17+ George Henry Borrow Quotes On Education, Slavery

There's night and day, brother, both sweet things; sun, moon, and stars, brother, all sweet things; there's likewise a wind on the heath. Life is very sweet, brother; who would wish to die? — George Henry Borrow

Next to the love of God, the love of country is the best preventive of crime. — George Henry Borrow

Translation is at best an echo. — George Henry Borrow

Two great talkers will not travel far together. — George Henry Borrow

We must walk before we run. — George Henry Borrow

Good ale, the true and proper drink of Englishmen. He is not deserving of the name of Englishman who speaketh against ale, that is good ale. — George Henry Borrow

It has been said that idleness is the parent of mischief, which is very true; but mischief itself is merely an attempt to escape from the dreary vacuum of idleness. — George Henry Borrow

A losing trade, I assure you, sir: literature is a drug. — George Henry Borrow

There is a peculiarity in the countenance, as everybody knows, which, though it cannot be described, is sure to betray the Englishman. — George Henry Borrow

I have always been a friend to hero-worship; it is the only rational one, and has always been in use amongst civilized people - the worship of spirits is synonymous with barbarism - it is mere fetish. ... There is something philosophic in the worship of the heroes of the human race. — George Henry Borrow

Never ride your horse more than five-and-thirty miles a day, always taking more care of him than of yourself; which is right and reasonable, seeing as how the horse is the best animal of the two. — George Henry Borrow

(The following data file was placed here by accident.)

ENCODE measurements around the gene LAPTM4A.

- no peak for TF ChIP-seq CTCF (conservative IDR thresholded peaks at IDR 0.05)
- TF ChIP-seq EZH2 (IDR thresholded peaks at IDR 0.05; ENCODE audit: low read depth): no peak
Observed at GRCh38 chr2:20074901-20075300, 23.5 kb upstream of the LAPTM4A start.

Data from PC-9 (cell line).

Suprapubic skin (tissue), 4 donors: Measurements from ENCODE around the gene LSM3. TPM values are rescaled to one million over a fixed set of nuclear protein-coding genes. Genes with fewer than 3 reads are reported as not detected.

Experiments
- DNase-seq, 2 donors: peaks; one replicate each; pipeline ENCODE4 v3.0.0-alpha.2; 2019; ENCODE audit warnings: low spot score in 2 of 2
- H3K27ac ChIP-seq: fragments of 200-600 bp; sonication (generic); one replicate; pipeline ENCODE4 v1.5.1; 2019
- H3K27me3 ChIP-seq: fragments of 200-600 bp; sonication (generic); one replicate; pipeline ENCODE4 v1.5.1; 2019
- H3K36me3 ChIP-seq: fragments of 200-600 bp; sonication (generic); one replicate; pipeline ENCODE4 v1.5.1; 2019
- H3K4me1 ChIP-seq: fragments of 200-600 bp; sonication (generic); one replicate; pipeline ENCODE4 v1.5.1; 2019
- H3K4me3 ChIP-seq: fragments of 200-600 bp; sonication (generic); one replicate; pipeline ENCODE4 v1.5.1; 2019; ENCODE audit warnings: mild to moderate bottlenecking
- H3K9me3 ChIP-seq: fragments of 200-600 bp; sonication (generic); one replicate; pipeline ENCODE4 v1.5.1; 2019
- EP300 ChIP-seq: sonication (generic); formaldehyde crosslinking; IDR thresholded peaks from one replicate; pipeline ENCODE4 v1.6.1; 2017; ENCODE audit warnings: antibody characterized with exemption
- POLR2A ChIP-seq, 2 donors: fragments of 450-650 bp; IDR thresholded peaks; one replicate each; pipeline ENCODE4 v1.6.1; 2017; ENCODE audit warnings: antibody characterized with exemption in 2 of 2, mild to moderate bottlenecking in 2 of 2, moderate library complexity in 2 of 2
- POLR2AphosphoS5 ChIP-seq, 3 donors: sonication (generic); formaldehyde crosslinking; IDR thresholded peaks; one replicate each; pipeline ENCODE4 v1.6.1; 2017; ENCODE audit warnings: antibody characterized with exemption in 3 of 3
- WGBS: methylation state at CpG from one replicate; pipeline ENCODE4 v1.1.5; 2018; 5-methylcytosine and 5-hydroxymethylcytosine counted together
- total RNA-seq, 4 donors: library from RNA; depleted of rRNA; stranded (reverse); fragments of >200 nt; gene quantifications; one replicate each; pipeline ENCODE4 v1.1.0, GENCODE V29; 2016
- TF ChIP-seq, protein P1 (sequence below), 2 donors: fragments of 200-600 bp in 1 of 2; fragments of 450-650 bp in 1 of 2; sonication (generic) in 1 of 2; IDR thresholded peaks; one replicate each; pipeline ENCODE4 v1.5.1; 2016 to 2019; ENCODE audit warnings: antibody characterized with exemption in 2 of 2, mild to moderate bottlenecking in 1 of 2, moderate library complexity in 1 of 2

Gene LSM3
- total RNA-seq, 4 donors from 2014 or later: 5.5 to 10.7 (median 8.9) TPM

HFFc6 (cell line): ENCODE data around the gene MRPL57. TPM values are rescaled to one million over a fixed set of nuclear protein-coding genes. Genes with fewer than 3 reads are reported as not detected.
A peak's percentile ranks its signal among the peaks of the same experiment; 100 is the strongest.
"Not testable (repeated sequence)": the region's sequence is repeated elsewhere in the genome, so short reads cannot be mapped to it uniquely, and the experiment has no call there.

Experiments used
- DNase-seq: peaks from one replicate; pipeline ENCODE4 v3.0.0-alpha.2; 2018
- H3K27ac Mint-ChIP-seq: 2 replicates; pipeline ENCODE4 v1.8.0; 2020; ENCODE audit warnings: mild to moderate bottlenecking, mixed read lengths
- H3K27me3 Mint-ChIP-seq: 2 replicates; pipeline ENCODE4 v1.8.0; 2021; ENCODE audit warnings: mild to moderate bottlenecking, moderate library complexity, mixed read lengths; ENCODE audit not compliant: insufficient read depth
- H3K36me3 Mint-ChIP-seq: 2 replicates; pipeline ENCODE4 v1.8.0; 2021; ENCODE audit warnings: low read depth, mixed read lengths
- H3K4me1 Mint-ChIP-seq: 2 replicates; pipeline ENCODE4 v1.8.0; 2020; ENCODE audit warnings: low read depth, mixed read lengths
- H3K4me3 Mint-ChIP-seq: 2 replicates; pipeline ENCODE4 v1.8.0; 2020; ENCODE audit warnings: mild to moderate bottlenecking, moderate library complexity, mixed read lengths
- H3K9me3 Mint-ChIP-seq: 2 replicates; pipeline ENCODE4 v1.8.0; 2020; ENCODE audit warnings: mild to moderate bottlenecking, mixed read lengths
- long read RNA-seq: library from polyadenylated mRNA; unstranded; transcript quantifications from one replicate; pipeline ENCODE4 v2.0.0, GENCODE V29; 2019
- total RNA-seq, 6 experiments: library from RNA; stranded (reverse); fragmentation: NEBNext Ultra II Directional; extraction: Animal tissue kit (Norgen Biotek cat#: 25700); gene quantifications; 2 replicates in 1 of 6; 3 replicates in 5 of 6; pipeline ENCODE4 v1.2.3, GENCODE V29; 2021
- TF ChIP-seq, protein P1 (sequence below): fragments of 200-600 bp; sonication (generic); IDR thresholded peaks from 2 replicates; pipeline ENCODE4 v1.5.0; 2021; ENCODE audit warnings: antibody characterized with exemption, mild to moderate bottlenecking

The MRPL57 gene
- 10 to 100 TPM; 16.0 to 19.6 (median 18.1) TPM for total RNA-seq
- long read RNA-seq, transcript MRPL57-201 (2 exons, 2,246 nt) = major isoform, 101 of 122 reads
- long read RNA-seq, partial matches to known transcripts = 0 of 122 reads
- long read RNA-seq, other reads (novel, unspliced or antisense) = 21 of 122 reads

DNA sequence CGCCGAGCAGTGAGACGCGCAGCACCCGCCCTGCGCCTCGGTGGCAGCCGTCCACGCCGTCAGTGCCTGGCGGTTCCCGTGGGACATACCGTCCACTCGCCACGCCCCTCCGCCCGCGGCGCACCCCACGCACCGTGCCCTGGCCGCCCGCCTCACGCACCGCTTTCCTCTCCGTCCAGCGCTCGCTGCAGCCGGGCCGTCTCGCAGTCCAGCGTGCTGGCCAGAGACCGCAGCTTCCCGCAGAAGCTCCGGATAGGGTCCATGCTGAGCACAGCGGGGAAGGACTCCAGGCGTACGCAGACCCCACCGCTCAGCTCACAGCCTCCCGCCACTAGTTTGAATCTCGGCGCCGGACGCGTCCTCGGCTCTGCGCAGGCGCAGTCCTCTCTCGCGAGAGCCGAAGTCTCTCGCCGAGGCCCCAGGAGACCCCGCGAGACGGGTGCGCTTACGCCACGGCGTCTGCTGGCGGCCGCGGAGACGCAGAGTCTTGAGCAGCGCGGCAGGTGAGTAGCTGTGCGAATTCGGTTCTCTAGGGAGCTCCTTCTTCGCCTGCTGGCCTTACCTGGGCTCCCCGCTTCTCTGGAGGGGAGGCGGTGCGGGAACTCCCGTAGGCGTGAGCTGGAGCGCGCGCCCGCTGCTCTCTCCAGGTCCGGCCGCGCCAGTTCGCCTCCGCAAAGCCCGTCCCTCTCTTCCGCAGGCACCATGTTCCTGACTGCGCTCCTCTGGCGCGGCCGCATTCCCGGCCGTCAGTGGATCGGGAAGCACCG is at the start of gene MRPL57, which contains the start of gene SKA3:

The Germans are the most philosophic people in the world, and the greatest smokers: now I trace their philosophy to their smoking. Smoking has a sedative effect upon the nerves, and enables a man to bear the sorrows of this life (of which every one has his share) not only decently, but dignifiedly. — George Henry Borrow

Youth will be served, every dog has his day, and mine has been a fine one. — George Henry Borrow

There are no countries in the world less known by the British than those selfsame British Islands. — George Henry Borrow

If you must commit suicide ... always contrive to do it as decorously as possible; the decencies, whether of life or of death, should never be lost sight of. — George Henry Borrow

Sherry...a silly, sickly compound, the use of which will transform a nation, however bold and warlike by nature, into a race of sketchers, scribblers, and punsters, in fact into what Englishmen are at the present day. — George Henry Borrow

I am invariably of the politics of the people at whose table I sit, or beneath whose roof I sleep. — George Henry Borrow

Life Lessons by George Henry Borrow

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  1. George Henry Borrow's works demonstrate the importance of learning from other cultures and languages, as he was a polyglot who travelled extensively and wrote about his experiences.
  2. His works also show the value of perseverance, as he wrote prolifically despite facing many obstacles in his life.
  3. Finally, Borrow's works emphasize the power of storytelling, as he wrote vivid, engaging stories that captivated his readers.

In Conclusion

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